London is still the best bet for students from emerging markets (provided you can secure a visa)
For all the hype around the growth potential of emerging markets, and talk of a looming banker exodus from the City, London arguably remains the best place for students from foreign climes to launch their investment banking career, according to a report from eFinancialCareers.
If graduates from emerging markets want to make a significant contribution through an investment banking career in their home countries, the best way to do this is by gaining essential experience in London initially, suggested one senior banker speaking at this year's UCL Finance Conference.
"Investment banks' trading floors and corporate finance divisions in London are made up of people of all nationalities," he says. "The best advice I can offer to students from emerging markets is to work in either London or New York first, spend some time getting to know the key players, get some valuable experience and leverage off that for a role in your home market."
He added that he still believed London to be the key hub for financial services, and despite all the talk of a City exodus "bankers haven't left London in material numbers".
Banks have been increasing their graduate intake in Asia, to the point where in some cases it matches the number of places on offer in EMEA. But, as we've pointed to previously, students need some sort of connection to the region ? whether linguistic or knowledge of the business environment ? to be considered.
But it's also this local knowledge, and language skills, that are valued by investment banks' emerging markets teams in the UK. Indeed, this is increasingly being used by banks as justification for hiring students from outside of the EU, which are struggling against strict new quotas imposed by the UK Border Agency.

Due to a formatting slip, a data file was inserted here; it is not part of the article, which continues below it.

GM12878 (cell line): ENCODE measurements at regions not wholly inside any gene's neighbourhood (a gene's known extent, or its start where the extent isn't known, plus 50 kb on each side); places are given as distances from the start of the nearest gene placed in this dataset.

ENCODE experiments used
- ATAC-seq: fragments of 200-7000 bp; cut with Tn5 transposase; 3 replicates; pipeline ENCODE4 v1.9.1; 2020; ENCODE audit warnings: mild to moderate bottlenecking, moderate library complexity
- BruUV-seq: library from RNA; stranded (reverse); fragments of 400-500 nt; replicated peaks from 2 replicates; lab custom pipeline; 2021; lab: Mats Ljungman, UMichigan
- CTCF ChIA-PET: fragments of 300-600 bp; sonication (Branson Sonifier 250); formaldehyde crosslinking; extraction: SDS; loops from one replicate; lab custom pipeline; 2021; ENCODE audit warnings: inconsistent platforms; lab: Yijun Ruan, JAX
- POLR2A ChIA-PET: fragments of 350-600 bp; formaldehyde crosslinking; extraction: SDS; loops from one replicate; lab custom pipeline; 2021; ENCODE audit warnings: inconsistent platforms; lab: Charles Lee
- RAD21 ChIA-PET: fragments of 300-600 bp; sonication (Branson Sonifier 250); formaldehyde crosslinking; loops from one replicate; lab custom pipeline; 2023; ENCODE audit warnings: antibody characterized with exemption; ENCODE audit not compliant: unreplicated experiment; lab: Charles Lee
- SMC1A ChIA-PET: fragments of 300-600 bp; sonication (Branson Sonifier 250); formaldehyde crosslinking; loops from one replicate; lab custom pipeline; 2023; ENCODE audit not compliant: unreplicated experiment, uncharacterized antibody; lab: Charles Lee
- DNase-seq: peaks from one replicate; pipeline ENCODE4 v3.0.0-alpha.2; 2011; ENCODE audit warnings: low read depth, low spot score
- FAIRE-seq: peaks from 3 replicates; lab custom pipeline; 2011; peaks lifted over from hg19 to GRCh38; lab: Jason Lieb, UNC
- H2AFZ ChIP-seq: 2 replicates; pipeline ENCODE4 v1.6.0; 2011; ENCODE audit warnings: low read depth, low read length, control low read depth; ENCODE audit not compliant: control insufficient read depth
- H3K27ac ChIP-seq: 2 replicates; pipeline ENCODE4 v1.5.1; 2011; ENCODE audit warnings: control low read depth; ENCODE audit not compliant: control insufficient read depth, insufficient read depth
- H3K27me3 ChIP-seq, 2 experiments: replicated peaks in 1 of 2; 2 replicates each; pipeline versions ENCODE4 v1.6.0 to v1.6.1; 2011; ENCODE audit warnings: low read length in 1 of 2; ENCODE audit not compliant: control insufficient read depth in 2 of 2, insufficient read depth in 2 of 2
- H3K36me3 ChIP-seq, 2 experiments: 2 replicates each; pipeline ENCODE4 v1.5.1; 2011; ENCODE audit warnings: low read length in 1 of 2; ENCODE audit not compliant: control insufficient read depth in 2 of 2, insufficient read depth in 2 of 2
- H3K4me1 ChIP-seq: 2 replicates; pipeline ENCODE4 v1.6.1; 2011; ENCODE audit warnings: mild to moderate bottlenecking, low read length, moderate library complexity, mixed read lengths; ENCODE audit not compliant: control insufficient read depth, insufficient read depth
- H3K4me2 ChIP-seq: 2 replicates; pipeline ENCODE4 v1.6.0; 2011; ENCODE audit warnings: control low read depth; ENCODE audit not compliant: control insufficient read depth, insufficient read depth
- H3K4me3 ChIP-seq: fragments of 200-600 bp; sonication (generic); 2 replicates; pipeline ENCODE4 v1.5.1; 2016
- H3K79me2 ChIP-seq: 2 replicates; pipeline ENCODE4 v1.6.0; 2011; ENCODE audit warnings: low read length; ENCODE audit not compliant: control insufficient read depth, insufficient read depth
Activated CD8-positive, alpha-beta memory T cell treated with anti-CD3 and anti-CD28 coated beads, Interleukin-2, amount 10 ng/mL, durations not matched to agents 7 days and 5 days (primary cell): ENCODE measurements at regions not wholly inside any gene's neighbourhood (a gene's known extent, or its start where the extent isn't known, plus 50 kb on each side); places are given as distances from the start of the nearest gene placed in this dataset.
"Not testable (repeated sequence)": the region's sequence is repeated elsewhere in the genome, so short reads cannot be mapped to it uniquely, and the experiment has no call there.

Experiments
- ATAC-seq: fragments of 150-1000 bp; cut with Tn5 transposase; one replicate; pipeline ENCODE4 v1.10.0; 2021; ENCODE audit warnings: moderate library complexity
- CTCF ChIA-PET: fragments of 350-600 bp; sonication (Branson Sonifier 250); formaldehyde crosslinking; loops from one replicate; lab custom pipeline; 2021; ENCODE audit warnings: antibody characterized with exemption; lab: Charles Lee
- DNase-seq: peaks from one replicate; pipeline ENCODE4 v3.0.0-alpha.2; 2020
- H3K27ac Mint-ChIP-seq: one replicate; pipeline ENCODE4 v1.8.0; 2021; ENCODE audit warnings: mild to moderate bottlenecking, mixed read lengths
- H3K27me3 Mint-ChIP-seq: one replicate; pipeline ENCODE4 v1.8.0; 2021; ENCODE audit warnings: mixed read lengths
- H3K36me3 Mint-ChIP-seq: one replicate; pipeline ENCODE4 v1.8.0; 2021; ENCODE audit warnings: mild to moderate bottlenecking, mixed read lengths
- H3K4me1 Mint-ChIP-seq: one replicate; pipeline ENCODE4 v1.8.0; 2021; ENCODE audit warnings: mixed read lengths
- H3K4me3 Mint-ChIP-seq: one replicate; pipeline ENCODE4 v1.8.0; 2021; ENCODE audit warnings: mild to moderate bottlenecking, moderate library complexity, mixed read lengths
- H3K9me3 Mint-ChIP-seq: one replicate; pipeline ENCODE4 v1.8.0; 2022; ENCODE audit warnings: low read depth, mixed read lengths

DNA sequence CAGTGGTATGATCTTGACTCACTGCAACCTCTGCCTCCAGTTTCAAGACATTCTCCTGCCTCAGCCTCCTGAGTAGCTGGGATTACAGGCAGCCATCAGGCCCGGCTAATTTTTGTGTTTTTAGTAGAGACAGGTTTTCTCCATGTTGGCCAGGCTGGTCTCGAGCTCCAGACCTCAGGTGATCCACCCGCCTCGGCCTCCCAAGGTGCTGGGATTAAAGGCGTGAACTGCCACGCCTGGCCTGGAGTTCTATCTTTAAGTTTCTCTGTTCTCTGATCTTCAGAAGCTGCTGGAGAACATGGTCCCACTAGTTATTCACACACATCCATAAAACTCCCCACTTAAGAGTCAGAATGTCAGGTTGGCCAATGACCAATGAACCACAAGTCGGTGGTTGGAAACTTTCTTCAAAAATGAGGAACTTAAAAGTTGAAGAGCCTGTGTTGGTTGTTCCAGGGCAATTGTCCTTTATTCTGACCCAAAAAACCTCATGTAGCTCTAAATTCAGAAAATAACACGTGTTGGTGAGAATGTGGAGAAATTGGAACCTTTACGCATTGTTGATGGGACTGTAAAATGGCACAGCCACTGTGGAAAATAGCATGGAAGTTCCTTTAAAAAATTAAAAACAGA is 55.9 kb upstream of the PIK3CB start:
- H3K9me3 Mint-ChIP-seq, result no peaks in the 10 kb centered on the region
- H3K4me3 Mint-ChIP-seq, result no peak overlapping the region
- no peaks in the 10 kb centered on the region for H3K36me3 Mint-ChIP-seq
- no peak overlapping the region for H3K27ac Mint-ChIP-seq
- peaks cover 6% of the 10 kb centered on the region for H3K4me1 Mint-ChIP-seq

Even assuming you're able to secure one of these roles, how feasible is it to make an internal transfer back to your home country after a few years in London? It's not a shoo-in by any means, suggests Karen Martin, group graduate resourcing manager at Royal Bank of Scotland.
"Just because somebody originally comes from a particular country doesn't mean they are a natural choice for an internal transfer should an opportunity arise," she says. "It's very much on a case-by-case basis; if it's right for the business and the individual then we will consider it."
It also depends on which division you work in, with some banks developing particular functions in emerging market locations, meaning an internal switch across will be easier.
"In some businesses, such as Global Transaction Services, this is
becoming more common, as our business is growing in the emerging
markets," says Amy Thomas from Citi's graduate marketing, recruitment
& development department.